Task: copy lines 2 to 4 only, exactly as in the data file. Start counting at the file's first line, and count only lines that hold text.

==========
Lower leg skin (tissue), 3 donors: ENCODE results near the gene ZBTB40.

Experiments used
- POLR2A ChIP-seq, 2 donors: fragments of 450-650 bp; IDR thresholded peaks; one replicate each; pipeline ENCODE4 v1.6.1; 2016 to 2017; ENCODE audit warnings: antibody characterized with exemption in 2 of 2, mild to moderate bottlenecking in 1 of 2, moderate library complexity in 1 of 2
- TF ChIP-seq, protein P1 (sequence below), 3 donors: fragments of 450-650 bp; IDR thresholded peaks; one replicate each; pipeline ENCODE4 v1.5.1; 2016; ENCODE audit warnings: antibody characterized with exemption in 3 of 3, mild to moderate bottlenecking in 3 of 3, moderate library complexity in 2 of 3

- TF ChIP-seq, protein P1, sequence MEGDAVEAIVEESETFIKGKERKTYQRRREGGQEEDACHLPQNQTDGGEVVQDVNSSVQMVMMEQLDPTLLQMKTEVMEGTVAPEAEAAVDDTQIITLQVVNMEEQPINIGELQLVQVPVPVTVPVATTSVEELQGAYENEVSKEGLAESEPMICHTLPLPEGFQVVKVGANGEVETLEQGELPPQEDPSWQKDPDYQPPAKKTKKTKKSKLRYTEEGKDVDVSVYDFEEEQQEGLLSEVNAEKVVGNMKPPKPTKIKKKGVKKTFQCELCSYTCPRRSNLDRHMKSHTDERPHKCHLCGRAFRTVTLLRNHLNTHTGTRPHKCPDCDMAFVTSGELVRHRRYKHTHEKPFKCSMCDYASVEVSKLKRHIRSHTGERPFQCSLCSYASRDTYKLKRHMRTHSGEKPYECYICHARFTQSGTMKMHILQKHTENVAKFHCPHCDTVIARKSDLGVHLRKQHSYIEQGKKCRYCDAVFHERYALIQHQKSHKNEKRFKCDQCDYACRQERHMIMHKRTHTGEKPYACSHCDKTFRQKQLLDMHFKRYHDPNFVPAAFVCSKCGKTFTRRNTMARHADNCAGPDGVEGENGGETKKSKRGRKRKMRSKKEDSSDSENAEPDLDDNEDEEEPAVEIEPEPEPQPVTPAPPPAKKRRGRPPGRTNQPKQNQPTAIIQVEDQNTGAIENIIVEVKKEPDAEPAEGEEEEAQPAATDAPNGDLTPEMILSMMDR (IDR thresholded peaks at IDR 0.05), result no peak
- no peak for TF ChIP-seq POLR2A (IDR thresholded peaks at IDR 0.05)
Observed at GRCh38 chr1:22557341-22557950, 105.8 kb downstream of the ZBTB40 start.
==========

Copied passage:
Experiments used
- POLR2A ChIP-seq, 2 donors: fragments of 450-650 bp; IDR thresholded peaks; one replicate each; pipeline ENCODE4 v1.6.1; 2016 to 2017; ENCODE audit warnings: antibody characterized with exemption in 2 of 2, mild to moderate bottlenecking in 1 of 2, moderate library complexity in 1 of 2
- TF ChIP-seq, protein P1 (sequence below), 3 donors: fragments of 450-650 bp; IDR thresholded peaks; one replicate each; pipeline ENCODE4 v1.5.1; 2016; ENCODE audit warnings: antibody characterized with exemption in 3 of 3, mild to moderate bottlenecking in 3 of 3, moderate library complexity in 2 of 3